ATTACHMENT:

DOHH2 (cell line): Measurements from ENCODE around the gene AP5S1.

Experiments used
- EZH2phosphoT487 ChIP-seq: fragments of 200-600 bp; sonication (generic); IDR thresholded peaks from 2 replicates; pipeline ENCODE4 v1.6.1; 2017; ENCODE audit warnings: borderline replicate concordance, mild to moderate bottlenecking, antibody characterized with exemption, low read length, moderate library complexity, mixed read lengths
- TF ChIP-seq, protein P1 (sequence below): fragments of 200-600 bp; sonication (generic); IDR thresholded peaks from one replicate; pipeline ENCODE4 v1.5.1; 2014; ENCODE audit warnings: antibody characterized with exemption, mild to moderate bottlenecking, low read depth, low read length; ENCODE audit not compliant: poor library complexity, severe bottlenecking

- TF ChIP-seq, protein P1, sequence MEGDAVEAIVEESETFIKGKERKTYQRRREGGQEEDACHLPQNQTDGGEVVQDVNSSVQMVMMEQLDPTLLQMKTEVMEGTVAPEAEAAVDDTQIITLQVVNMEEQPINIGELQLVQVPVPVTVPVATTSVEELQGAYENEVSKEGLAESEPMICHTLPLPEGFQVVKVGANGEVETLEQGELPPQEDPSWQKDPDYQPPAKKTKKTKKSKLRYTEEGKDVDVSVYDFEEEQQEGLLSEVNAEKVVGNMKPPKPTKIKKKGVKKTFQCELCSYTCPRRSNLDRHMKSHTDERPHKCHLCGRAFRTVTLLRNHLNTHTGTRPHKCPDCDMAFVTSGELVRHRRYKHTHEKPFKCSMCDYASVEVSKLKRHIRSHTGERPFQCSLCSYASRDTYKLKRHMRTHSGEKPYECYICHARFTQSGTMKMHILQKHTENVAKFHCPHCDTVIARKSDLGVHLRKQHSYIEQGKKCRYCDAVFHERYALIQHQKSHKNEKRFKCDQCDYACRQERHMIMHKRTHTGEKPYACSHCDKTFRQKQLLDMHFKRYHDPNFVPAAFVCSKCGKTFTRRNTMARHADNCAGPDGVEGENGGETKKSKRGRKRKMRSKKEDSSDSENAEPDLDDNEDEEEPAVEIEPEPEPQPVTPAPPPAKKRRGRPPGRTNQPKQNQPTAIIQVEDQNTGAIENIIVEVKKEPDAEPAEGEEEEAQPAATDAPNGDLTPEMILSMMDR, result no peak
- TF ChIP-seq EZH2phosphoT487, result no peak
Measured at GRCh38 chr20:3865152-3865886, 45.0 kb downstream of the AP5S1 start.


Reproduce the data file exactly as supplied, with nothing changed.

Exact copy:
DOHH2 (cell line): Measurements from ENCODE around the gene AP5S1.

Experiments used
- EZH2phosphoT487 ChIP-seq: fragments of 200-600 bp; sonication (generic); IDR thresholded peaks from 2 replicates; pipeline ENCODE4 v1.6.1; 2017; ENCODE audit warnings: borderline replicate concordance, mild to moderate bottlenecking, antibody characterized with exemption, low read length, moderate library complexity, mixed read lengths
- TF ChIP-seq, protein P1 (sequence below): fragments of 200-600 bp; sonication (generic); IDR thresholded peaks from one replicate; pipeline ENCODE4 v1.5.1; 2014; ENCODE audit warnings: antibody characterized with exemption, mild to moderate bottlenecking, low read depth, low read length; ENCODE audit not compliant: poor library complexity, severe bottlenecking

- TF ChIP-seq, protein P1, sequence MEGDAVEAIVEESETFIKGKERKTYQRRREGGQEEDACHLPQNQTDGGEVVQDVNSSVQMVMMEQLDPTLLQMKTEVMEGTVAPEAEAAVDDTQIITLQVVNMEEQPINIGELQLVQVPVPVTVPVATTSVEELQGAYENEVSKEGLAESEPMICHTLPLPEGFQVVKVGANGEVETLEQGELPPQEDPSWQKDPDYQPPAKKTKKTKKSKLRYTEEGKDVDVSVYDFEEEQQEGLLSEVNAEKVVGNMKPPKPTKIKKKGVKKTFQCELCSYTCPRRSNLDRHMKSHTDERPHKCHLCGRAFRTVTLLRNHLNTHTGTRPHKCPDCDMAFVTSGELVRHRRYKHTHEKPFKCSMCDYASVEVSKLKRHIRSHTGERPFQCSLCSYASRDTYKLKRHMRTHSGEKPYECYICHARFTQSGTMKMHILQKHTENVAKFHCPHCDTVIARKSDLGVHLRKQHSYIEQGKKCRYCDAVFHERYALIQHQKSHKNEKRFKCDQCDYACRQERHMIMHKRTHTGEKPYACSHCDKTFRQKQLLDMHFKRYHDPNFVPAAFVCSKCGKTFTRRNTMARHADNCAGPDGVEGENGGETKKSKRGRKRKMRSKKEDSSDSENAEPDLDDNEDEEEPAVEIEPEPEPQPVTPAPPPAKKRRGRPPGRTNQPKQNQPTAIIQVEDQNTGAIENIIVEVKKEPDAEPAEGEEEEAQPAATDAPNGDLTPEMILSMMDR, result no peak
- TF ChIP-seq EZH2phosphoT487, result no peak
Measured at GRCh38 chr20:3865152-3865886, 45.0 kb downstream of the AP5S1 start.